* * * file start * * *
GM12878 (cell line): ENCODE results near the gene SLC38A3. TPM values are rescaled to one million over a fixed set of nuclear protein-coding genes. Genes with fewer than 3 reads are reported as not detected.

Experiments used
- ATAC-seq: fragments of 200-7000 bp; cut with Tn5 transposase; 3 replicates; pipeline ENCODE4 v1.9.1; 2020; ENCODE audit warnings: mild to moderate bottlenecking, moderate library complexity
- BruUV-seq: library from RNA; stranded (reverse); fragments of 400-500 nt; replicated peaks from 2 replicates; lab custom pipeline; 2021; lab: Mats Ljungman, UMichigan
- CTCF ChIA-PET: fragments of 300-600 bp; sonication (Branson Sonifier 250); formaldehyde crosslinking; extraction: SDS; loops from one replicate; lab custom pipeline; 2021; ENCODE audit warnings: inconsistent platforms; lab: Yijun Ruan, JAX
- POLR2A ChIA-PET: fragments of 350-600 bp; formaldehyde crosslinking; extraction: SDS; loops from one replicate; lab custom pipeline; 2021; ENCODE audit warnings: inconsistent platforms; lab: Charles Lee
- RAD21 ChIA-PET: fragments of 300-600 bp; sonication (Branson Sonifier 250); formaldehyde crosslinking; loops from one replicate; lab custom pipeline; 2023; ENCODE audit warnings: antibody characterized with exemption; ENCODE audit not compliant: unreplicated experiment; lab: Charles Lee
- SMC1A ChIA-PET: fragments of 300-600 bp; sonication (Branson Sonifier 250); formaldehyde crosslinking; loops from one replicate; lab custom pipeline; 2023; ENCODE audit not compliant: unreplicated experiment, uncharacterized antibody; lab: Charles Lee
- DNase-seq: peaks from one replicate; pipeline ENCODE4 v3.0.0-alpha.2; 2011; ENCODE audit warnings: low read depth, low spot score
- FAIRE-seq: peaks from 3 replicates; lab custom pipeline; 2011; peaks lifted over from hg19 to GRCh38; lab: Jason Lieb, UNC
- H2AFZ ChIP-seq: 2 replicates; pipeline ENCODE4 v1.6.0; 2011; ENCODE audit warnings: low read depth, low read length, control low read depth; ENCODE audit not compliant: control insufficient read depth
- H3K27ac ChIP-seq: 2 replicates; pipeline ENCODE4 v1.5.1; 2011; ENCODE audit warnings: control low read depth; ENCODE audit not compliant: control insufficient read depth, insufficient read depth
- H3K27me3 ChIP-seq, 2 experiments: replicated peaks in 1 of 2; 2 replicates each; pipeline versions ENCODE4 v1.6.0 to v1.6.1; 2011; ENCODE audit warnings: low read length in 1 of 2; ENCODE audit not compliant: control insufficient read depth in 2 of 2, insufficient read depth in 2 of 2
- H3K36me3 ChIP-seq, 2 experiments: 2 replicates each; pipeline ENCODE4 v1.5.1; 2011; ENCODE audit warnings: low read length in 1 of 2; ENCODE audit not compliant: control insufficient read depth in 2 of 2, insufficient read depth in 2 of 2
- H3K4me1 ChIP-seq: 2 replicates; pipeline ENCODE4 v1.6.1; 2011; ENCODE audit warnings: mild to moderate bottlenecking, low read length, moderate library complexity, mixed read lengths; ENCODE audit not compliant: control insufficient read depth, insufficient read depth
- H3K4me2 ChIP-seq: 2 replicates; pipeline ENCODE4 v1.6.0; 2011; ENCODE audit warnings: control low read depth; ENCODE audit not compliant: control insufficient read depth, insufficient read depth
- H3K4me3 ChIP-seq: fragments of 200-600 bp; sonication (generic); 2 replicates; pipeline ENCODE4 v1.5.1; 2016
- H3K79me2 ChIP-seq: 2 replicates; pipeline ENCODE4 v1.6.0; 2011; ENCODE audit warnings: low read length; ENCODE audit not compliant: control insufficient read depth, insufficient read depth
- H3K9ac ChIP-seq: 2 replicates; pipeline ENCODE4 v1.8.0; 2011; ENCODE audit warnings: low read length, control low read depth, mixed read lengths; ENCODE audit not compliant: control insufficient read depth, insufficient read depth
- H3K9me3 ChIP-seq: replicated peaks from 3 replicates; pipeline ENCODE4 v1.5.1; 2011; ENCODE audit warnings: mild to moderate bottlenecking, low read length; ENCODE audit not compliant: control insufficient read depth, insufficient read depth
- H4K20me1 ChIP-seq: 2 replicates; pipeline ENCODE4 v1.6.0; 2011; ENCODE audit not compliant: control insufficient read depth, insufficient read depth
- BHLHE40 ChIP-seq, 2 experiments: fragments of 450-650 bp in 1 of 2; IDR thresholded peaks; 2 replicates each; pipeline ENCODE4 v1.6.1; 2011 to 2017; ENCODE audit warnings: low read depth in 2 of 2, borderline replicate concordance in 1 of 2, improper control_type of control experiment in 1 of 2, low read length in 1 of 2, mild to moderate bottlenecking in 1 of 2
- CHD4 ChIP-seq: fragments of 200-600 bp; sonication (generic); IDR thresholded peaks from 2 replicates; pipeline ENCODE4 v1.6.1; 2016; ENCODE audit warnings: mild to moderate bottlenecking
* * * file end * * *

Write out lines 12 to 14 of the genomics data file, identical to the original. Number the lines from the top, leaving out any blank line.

- H3K27ac ChIP-seq: 2 replicates; pipeline ENCODE4 v1.5.1; 2011; ENCODE audit warnings: control low read depth; ENCODE audit not compliant: control insufficient read depth, insufficient read depth
- H3K27me3 ChIP-seq, 2 experiments: replicated peaks in 1 of 2; 2 replicates each; pipeline versions ENCODE4 v1.6.0 to v1.6.1; 2011; ENCODE audit warnings: low read length in 1 of 2; ENCODE audit not compliant: control insufficient read depth in 2 of 2, insufficient read depth in 2 of 2
- H3K36me3 ChIP-seq, 2 experiments: 2 replicates each; pipeline ENCODE4 v1.5.1; 2011; ENCODE audit warnings: low read length in 1 of 2; ENCODE audit not compliant: control insufficient read depth in 2 of 2, insufficient read depth in 2 of 2